At last a house was discovered in Bloomsbury, number fifty one, Tavistock Square. It had been run as a ‘Victory Club” or Hostel after the war, failed to make good, and the lease was going cheap. It was a tall, rather gloomy house when, as Hon. Secretary, I moved into the top floor, some time in 1920. The stone staircase, discoloured wills and grimy paint were depressing but the windows looked on to the tall trees of the Square and the large, beautifully proportioned drawing  room still had an exquisite grey and white “Chinese” wall paper. I had my own furniture and a little left over. Personal friends and Harley Street patients gave or lent oddments of many kinds. The house became human. Circulars were printed which could be sent to doctors and potential subscribers giving the names of the Committee and of the medical staff, and a short account of the aims and methods of the Clinic. No one wanted a high-sounding title, so we were simply called the ‘Tavistock Clinic for Functional Nerve Cases and quickly became ‘Tavie’ to all our friends. Through it all moved Dr. Crichton-Miller, never sparing himself in his efforts to awaken interest and to raise funds, always ready to advise and encourage.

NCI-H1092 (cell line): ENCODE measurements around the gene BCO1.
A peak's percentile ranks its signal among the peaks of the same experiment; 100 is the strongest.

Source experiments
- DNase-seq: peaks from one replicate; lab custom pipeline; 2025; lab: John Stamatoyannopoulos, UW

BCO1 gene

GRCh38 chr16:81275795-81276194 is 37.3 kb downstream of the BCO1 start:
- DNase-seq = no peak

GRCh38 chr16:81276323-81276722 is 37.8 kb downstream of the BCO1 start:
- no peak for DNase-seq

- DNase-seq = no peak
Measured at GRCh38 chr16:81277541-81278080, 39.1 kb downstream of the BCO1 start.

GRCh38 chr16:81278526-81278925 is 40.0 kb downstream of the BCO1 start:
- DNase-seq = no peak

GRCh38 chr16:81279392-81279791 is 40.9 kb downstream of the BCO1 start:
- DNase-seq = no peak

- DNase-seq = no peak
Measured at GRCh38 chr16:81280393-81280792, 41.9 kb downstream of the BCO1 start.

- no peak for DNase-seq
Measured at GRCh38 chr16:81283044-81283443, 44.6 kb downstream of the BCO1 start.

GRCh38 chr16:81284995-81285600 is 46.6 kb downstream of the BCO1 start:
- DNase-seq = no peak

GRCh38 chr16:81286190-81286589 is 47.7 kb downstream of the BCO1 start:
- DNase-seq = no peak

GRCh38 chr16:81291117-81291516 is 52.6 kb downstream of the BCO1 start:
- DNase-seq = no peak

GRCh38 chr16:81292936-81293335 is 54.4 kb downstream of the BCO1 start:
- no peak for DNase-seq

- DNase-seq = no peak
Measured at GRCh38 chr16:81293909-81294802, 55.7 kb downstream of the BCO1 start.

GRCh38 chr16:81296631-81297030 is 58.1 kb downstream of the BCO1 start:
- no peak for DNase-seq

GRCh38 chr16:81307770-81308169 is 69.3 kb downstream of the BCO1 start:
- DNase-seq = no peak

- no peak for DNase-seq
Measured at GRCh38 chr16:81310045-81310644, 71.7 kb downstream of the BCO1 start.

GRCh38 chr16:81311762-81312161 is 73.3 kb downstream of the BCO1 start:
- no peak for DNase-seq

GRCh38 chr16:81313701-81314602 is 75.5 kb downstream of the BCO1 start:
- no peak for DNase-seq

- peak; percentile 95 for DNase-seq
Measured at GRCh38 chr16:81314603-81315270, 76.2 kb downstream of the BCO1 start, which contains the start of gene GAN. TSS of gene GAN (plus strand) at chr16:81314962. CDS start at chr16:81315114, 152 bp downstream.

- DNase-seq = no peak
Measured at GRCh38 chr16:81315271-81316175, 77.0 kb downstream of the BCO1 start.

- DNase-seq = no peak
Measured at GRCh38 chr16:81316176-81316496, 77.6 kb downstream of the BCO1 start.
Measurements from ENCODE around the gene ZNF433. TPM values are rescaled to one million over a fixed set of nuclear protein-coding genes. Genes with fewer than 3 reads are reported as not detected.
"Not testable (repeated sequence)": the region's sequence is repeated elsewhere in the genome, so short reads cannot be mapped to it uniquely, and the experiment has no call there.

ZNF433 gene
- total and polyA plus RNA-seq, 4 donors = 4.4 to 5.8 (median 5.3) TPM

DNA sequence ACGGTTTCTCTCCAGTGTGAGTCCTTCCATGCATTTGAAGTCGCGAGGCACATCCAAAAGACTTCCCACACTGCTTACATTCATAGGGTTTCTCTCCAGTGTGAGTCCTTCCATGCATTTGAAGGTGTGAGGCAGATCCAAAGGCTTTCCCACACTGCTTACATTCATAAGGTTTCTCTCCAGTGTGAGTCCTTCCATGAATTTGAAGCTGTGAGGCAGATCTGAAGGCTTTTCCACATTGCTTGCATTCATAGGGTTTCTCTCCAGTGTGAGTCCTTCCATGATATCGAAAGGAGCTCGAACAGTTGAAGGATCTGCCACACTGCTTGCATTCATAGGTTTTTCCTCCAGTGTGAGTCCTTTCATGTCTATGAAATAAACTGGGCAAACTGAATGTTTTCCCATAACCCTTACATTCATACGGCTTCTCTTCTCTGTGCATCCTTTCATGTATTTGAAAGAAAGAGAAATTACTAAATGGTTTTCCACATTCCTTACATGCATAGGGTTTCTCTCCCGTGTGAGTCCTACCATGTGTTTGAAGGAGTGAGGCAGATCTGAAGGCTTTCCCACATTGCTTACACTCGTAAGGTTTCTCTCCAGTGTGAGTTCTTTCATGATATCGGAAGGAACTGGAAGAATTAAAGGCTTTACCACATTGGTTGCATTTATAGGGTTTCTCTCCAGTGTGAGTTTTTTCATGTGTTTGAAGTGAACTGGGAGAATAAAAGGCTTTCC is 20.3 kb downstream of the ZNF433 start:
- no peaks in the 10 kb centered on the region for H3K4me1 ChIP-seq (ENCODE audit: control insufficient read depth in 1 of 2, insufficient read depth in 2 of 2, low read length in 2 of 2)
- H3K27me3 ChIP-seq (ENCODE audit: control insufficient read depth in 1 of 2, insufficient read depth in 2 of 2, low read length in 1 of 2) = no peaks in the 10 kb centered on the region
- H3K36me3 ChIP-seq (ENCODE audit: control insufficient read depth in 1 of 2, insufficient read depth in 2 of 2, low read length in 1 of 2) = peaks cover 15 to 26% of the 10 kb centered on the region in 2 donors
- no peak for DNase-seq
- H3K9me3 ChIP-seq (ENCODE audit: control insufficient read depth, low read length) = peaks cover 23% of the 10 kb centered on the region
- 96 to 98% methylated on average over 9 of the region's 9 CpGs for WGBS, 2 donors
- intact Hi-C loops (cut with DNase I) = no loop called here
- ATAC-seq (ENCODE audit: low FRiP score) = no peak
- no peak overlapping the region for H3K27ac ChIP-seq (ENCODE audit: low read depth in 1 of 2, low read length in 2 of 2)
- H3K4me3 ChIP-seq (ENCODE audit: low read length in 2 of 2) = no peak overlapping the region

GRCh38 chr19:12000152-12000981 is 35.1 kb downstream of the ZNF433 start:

The day Tavie was opened, he said: “My dream has come true” with that odd mixture of pride and humility in his voice that was often heard and, from that moment, he threw himself into the life of the Clinic with all the zest and courage, confidence and obstinacy, of which he was capable. It was all needed. At first, the Clinic hung fire. Few doctors sent patients and these were often nonplussed by the very lack of institutional atmosphere, of apparatus, of a bottle of medicine to take away with them. The staff, generous and devoted though it was, belonged to various schools of psychotherapy and had to be handled with tact and discretion. Funds were precarious. The general public was indifferent to the misery of “‘nerve cases’’ who needed only to be told to “pull themselves together’’, or prejudiced against ‘all this prying into other people’s lives’.